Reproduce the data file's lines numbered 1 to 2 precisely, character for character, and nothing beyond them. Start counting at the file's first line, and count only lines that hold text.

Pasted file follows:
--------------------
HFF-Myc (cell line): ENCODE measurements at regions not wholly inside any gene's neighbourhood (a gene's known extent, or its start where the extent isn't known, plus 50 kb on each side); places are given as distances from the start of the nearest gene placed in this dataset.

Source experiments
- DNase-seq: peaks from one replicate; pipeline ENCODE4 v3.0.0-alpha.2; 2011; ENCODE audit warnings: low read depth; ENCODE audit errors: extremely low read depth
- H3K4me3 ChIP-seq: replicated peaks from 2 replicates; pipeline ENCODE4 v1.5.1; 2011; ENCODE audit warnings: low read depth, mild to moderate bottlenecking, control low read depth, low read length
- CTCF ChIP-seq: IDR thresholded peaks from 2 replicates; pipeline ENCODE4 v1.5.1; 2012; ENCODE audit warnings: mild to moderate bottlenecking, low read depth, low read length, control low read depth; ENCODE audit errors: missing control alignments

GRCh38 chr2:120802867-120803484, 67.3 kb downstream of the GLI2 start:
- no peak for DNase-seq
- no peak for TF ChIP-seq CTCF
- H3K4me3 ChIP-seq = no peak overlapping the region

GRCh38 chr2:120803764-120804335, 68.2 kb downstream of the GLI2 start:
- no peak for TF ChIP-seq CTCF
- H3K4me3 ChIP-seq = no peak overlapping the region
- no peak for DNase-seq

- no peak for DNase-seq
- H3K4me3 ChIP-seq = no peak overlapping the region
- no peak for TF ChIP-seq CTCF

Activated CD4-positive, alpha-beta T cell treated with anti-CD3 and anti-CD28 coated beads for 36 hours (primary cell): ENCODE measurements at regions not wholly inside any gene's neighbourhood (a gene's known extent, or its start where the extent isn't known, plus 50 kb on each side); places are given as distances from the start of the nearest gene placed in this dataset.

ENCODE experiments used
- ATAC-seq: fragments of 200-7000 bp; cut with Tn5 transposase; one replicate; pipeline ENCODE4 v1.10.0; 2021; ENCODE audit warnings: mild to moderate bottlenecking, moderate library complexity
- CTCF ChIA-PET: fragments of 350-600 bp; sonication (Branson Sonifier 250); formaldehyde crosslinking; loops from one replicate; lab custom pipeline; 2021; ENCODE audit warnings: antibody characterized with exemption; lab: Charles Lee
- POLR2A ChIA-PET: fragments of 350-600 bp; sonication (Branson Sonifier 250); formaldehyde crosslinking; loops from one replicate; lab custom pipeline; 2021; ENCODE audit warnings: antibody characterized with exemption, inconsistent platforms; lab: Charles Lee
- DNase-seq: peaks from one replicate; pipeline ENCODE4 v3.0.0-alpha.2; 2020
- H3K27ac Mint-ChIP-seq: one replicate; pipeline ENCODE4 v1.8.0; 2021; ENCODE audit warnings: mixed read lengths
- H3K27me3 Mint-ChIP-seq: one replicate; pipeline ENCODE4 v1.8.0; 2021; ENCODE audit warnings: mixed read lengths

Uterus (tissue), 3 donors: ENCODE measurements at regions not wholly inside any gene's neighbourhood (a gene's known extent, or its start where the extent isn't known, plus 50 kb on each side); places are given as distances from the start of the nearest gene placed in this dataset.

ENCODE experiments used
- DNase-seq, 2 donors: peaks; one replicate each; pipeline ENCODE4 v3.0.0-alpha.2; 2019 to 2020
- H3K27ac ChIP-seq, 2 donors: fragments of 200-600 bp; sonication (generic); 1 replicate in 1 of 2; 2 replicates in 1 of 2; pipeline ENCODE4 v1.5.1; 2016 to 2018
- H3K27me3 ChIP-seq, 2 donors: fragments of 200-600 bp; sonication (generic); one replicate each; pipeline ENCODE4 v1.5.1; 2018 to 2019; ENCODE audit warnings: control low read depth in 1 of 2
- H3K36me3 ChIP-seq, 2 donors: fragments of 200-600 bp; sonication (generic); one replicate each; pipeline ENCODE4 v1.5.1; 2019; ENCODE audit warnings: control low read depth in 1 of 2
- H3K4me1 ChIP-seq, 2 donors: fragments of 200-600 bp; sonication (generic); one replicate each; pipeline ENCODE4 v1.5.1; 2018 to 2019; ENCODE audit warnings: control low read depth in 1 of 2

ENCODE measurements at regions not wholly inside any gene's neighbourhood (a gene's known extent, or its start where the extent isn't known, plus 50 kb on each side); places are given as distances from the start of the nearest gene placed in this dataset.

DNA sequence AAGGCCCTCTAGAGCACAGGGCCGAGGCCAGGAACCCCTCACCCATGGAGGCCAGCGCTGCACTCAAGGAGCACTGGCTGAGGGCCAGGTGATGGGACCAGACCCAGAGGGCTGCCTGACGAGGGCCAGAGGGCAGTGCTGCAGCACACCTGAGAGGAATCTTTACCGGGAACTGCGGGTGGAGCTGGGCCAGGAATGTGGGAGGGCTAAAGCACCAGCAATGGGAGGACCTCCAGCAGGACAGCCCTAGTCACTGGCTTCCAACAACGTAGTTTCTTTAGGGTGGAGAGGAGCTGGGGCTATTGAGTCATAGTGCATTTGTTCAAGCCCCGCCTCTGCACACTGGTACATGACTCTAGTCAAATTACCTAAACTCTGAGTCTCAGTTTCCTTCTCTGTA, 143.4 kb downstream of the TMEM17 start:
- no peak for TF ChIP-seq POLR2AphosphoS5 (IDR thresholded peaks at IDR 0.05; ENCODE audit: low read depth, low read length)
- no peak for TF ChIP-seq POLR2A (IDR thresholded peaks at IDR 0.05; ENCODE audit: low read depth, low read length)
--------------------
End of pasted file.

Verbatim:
HFF-Myc (cell line): ENCODE measurements at regions not wholly inside any gene's neighbourhood (a gene's known extent, or its start where the extent isn't known, plus 50 kb on each side); places are given as distances from the start of the nearest gene placed in this dataset.

Source experiments